BasicHttpBinding is primarily useful for exposing WCFservice endpoints that are compatible with earlier Web service stackssupporting Basic Profile 1.1, Basic Security Profile 1.0, and MTOM; forexample, ASMX and Web Services Enhancements (WSE). Basic Profile is aspecification produced by WS-I ( provides guidance on how a basic set of Web service specifications such asSOAP 1.1, WSDL 1.0, and related bindings such as HTTP should be applied. Itsgoal is to constrain the use of these core specifications to agree on a set ofmessaging scenarios. Basic Security Profile is another set of guidance by WS-Ithat constrains core messaging scenarios for OASIS Web Service Security (WSS)specifically the SOAP Message Security specification and related token profilesfor passing username and password or X.509-based credentials. MTOM is theformally ratified specification for optimizing how opaque data is transmittedwith a SOAP message.

You can use BasicHttpBinding to migrate existing ASMX orWSE Web services leveraging these standards. Endpoints exposed over thisbinding can also be called by other legacy client technologies that don tunderstand SOAP 1.2 or WS-Addressing headers. Some typical scenarios forBasicHttpBinding include:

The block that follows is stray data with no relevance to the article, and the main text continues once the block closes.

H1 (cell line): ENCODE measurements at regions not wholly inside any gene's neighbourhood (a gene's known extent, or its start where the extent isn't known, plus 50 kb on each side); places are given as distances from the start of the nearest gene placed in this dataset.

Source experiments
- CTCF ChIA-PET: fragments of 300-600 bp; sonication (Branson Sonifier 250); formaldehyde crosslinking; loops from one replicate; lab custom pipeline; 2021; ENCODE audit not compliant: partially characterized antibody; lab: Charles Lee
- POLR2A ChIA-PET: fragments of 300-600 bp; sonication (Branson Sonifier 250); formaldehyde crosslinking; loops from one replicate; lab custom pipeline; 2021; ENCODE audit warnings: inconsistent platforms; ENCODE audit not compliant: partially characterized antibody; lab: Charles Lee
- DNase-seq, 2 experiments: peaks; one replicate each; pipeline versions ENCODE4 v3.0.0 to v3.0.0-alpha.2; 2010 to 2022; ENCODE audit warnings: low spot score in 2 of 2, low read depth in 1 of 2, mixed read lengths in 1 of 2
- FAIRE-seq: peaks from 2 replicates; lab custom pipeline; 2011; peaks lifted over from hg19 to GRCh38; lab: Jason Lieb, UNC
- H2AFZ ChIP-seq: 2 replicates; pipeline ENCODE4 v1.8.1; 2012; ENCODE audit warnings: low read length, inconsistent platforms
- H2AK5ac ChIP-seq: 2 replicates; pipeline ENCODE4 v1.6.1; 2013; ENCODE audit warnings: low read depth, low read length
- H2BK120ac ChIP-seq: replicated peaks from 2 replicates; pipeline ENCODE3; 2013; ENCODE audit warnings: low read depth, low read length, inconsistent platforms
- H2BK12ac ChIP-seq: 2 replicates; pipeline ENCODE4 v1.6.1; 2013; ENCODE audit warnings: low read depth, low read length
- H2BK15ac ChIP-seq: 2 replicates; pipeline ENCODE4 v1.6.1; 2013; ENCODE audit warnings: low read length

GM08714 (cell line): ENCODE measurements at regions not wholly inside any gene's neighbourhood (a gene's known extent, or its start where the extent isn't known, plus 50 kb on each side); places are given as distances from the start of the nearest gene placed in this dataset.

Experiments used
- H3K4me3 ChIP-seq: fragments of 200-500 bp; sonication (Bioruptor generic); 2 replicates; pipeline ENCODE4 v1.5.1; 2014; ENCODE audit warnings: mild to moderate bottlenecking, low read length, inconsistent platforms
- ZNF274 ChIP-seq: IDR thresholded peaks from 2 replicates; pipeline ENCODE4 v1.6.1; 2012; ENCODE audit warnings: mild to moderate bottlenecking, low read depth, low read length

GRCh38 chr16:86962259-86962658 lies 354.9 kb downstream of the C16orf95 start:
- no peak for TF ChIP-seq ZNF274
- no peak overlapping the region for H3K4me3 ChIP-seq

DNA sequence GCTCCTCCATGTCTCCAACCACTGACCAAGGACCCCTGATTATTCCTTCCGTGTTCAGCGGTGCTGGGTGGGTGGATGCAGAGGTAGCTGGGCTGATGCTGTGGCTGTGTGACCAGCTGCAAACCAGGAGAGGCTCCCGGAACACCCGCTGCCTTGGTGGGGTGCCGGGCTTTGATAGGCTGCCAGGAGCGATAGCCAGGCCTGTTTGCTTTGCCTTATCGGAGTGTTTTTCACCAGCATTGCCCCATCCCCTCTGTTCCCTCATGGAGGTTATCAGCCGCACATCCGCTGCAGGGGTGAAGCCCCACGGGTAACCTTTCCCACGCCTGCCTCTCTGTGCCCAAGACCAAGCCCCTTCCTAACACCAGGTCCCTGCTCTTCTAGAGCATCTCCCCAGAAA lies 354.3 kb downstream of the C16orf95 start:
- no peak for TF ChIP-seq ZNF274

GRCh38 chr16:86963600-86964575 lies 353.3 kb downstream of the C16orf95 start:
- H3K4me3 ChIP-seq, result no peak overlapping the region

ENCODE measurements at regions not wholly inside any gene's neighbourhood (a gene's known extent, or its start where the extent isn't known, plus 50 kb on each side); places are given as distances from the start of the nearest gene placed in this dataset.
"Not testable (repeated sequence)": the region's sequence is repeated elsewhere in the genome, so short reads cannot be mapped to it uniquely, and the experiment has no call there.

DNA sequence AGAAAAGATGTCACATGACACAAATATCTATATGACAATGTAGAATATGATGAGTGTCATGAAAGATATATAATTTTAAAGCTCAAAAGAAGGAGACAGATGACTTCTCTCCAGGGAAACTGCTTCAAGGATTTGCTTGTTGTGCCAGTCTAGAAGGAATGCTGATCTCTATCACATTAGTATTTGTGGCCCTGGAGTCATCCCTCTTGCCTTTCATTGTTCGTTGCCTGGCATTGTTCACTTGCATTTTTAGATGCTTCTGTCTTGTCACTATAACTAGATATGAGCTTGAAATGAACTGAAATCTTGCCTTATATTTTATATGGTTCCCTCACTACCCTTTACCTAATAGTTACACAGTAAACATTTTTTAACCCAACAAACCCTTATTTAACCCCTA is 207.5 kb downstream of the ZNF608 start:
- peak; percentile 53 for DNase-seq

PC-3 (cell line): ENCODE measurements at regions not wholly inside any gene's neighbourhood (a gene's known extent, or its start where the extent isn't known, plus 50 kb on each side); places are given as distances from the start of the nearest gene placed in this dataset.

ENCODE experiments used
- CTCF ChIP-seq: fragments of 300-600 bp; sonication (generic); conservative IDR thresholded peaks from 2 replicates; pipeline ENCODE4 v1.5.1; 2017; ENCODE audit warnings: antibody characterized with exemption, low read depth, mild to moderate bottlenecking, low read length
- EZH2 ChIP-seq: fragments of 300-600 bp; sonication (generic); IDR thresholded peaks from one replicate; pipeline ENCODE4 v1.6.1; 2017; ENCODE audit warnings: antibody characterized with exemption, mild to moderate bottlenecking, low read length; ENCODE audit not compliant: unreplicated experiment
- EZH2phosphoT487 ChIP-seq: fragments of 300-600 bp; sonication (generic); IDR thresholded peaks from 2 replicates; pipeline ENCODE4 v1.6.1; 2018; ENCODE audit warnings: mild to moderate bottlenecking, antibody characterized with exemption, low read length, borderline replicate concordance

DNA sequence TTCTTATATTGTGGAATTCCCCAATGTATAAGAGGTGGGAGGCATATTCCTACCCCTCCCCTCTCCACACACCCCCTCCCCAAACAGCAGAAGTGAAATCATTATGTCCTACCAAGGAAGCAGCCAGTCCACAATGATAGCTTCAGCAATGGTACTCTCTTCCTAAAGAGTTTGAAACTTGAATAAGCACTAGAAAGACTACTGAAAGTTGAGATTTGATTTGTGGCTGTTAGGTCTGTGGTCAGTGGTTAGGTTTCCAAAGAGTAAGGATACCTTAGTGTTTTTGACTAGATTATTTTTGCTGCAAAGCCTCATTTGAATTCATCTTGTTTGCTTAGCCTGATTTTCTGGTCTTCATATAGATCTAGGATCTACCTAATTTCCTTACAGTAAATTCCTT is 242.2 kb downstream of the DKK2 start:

• Supporting SOAP 1.1

  • UserName token support over SSL

  • Mutual certificate authentication

  • Sending large messages with MTOM


Supporting SOAP 1.1

BasicHttpBinding always serializes messages in SOAP 1.1format, so this binding is a natural choice for any communications that shouldbe based on that protocol. To expose a simple service over SOAP 1.1 without anysecurity enabled, use the defaults for BasicHttpBinding, as follows:


When clients call the service they don t pass any credentials,and messages aren t signed or encrypted which is the same result you get witha vanilla ASP.NET Web service.


UserName Token over SSL

Many Web services today require a username and passwordfor authentication, and SSL for service authenticationand message protection. Because BasicHttpBinding is not secure by default, you mustcustomize the binding to achieve this. Set the security mode toTransportWithMessageCredential and change the client credential type toUserName. Most frequently, the service also wants to authenticate and authorizethe username and password against a custom database and not the Windows domain.With WCF you associate a set of authentication and authorization behaviorssetting userNamePasswordValidationMode and principalPermissionMode toMembershipProvider and UseAspNetRoles, respectively. This tells WCF to use theconfigured ASP.NET membership and role providers. The complete configurationfor this scenario is shown in Figure 1.